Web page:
In 2019, Gideon Raff's miniseries "The Spy" was released, featuring the main character, Eli Cohen, who has the ability to instantly change his appearance. Thanks to this, the Israeli spy managed to infiltrate the inner circle of the Syrian government. It turned out that Sacha Baron Cohen felt quite comfortable in the historical drama genre and could be serious. The film was nominated for the 2020 Golden Globe Award in the "Best Actor in a Miniseries" category.
Sacha Baron Cohen's personal lifeThe beloved woman, friend, and partner of the extravagant actor is Canadian actress Isla Fisher. The couple dated for five years before getting engaged. After the engagement, they spent another three years together, and finally, in 2010, after Fisher converted to Judaism, they got married.
Isla supports all of her husband's endeavors, stars in his films, and is not at all embarrassed to accompany him to public events, even if Cohen "forgets" to put on pants.
The couple has three children: two girls, Olive (born 2007) and Elula (born 2010), and the long-awaited heir – Montgomery Moses Brian Baron Cohen (born 2015).
Sacha Baron Cohen NowIn 2020, despite the COVID-19 pandemic, the artist was brimming with ideas. He appeared at a far-right conservative rally disguised as a redneck musician and sang several politically incorrect songs. The lyrics included calls to "inject Wuhan flu into all liberals," particularly targeting Barack Obama. For Hillary Clinton, the "singer" even called for her imprisonment. Moreover, Cohen suggested chopping up members of the WHO and dropping a nuclear bomb on China.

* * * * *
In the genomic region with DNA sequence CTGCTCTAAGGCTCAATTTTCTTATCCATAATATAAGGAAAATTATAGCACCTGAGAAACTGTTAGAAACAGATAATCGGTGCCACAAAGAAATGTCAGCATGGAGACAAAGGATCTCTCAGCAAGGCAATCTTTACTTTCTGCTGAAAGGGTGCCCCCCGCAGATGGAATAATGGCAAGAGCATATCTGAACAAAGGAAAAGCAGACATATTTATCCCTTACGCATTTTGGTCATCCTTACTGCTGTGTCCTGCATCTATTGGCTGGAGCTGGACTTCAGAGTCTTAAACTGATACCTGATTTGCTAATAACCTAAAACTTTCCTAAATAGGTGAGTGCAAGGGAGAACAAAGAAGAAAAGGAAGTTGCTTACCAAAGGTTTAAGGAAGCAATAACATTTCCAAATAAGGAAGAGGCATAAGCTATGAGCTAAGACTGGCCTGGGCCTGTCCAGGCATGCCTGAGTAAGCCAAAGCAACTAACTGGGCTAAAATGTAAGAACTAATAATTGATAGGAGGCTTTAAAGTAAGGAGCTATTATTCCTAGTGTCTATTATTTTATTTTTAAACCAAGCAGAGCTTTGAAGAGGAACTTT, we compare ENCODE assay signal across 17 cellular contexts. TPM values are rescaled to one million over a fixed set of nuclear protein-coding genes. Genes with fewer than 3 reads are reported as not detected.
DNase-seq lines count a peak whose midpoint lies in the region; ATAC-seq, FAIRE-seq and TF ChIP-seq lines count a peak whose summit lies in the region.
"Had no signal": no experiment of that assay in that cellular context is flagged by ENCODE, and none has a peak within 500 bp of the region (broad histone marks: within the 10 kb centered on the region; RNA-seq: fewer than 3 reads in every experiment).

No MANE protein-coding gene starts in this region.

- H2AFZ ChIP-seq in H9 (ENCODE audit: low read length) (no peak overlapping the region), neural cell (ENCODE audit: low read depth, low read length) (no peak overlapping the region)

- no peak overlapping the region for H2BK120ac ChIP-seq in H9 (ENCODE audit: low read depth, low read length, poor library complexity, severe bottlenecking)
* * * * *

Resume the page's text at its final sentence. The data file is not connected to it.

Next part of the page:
The rally organizers were unable to cut the sound or remove Sacha from the stage, as he had wisely surrounded himself with his own security guards to ensure the completion of his performance.
The artist's creative life also doesn't stand still. Aaron Sorkin engaged Sacha Baron Cohen in his new project, the biographical thriller "The Trial of the Chicago 7." The story is about the events of 1968 in Chicago when seven activists protesting against the Vietnam War were charged with a government conspiracy.
In 2020, Cohen secretly filmed the sequel to "Borat," fully titled "Borat Subsequent Moviefilm: Delivery of Prodigious Bribe to American Regime for Make Benefit Once Glorious Nation of Kazakhstan." The movie was released before the US presidential elections, aiming to attract young and active Americans to them. The film won two Golden Globe Awards (for Best Comedy Film and Best Actor in a Comedy), but Borat fans received it coolly. They expected Sacha's jokes to be more topical and less politically correct, but the spirit of the times didn't spare him either.
Despite this, Sasha, who celebrated his 50th birthday in 2021, is not planning to "kill off" his beloved character. In the near future, he plans to release a short film called "Borat's American Lockdown."